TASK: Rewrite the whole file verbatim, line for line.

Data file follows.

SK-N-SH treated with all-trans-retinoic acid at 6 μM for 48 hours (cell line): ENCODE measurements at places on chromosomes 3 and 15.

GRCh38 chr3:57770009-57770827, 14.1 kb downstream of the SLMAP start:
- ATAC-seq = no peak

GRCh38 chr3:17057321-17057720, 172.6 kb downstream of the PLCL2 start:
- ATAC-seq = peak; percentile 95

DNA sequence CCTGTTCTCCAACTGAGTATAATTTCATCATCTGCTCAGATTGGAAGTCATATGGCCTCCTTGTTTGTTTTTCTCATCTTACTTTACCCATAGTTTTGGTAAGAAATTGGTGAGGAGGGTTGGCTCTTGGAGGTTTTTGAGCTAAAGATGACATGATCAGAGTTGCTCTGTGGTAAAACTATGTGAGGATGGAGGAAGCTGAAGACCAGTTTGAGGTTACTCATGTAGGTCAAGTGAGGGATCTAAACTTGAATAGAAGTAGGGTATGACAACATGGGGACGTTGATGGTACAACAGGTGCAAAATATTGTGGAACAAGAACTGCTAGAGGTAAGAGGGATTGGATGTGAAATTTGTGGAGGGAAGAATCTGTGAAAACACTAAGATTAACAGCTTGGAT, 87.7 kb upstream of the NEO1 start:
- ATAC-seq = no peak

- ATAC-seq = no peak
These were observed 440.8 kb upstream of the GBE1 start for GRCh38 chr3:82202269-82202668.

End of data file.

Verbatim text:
SK-N-SH treated with all-trans-retinoic acid at 6 μM for 48 hours (cell line): ENCODE measurements at places on chromosomes 3 and 15.

GRCh38 chr3:57770009-57770827, 14.1 kb downstream of the SLMAP start:
- ATAC-seq = no peak

GRCh38 chr3:17057321-17057720, 172.6 kb downstream of the PLCL2 start:
- ATAC-seq = peak; percentile 95

DNA sequence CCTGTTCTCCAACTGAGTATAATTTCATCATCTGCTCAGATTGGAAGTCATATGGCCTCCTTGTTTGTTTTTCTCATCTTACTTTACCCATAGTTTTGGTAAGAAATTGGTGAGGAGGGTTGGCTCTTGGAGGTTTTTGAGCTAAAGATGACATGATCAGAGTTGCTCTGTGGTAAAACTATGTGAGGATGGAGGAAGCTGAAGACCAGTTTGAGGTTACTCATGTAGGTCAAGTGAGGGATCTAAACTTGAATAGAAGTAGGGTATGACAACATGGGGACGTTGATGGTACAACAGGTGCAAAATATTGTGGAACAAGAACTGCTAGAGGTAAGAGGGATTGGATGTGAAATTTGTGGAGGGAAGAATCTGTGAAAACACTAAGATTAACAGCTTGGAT, 87.7 kb upstream of the NEO1 start:
- ATAC-seq = no peak

- ATAC-seq = no peak
These were observed 440.8 kb upstream of the GBE1 start for GRCh38 chr3:82202269-82202668.